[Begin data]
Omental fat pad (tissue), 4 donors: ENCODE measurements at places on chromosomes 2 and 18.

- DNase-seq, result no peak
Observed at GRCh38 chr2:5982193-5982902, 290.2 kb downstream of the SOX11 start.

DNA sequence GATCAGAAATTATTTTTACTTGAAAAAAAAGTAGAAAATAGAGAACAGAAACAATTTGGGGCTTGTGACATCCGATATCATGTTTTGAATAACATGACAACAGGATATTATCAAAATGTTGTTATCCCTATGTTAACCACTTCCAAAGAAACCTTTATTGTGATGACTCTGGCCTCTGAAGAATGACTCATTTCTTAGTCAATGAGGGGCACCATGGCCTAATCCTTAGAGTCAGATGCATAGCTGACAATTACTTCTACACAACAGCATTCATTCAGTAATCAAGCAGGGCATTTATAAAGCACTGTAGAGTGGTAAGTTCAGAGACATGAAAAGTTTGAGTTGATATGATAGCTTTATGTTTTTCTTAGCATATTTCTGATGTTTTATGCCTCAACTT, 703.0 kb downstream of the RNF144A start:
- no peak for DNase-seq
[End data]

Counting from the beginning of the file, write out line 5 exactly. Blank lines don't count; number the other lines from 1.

- no peak for DNase-seq